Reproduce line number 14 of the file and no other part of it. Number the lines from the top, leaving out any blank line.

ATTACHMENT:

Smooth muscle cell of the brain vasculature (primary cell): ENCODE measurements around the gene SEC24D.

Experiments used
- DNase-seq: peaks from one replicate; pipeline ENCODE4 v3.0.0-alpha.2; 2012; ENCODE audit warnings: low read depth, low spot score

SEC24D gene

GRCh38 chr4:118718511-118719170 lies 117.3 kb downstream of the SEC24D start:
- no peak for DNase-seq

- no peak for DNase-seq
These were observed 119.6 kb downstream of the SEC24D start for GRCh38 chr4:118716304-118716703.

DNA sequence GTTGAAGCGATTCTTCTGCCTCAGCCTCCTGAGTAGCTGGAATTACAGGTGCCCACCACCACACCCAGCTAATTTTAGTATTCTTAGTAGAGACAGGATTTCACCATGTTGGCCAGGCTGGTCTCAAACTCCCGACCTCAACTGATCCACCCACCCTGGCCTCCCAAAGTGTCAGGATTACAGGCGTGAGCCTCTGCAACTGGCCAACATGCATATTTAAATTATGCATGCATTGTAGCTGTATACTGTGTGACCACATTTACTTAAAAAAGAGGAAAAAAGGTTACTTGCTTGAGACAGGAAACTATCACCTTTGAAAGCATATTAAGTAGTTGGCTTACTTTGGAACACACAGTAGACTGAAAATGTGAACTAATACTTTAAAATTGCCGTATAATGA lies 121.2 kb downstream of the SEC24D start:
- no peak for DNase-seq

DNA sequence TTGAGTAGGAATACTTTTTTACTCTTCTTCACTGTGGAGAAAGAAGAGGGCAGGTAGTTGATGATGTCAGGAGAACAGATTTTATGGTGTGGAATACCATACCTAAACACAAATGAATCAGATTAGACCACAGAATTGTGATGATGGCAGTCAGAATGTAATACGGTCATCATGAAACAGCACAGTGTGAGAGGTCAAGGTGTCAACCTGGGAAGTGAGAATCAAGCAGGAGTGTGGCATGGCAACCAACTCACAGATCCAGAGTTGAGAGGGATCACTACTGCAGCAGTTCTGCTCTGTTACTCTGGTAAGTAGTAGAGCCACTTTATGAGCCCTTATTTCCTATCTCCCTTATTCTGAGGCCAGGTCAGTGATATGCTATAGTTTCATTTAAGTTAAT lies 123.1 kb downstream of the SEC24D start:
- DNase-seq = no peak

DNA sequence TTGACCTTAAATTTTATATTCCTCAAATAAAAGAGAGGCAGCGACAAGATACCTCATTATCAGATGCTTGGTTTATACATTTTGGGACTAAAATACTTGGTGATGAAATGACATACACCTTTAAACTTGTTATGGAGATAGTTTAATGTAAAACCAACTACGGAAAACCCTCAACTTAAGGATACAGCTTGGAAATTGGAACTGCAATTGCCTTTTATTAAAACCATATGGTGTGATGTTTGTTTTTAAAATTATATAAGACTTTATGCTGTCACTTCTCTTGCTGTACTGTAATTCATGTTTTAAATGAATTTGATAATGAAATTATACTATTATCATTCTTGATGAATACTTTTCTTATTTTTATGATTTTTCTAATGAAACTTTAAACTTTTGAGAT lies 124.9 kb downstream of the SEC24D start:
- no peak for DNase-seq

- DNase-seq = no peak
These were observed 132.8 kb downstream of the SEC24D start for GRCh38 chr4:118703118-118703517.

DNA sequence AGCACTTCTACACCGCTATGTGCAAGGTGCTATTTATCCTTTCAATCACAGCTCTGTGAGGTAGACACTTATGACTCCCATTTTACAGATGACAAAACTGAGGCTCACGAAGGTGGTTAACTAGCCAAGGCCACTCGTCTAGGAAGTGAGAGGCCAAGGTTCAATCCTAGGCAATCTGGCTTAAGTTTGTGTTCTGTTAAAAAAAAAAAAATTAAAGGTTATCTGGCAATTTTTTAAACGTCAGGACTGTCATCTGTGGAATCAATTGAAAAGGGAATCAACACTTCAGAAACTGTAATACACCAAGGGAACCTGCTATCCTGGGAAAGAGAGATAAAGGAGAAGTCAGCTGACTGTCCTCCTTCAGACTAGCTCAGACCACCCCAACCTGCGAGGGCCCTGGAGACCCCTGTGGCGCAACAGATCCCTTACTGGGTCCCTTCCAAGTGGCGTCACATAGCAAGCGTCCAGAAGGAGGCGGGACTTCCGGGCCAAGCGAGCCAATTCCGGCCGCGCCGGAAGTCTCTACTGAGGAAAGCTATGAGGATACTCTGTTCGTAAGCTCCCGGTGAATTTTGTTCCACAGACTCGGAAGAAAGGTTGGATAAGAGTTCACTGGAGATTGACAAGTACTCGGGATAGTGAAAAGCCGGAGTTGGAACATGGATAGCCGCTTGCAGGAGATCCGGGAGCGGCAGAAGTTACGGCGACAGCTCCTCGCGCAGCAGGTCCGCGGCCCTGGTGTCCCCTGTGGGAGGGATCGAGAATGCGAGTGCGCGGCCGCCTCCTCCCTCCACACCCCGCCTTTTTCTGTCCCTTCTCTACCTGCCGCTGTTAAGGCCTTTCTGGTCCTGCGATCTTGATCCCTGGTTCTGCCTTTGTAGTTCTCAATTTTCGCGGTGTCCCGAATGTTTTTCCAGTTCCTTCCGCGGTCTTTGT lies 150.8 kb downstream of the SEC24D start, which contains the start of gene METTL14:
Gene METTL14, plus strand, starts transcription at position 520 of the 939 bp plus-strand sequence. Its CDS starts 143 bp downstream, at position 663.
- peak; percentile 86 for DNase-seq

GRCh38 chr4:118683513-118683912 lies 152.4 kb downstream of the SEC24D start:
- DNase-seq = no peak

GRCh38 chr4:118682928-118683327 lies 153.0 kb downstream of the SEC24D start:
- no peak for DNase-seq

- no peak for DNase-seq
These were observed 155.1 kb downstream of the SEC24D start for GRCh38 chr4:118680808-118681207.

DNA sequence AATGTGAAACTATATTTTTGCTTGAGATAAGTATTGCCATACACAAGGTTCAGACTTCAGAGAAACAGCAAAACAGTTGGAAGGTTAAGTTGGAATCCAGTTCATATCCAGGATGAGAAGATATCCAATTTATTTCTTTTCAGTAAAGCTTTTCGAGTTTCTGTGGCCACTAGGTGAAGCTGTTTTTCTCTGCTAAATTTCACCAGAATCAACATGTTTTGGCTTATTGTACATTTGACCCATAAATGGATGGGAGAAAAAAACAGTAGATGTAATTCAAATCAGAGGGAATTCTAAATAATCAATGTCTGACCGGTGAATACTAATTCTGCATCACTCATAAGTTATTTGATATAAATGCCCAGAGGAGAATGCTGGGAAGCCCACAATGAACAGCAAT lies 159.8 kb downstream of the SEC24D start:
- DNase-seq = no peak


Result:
- no peak for DNase-seq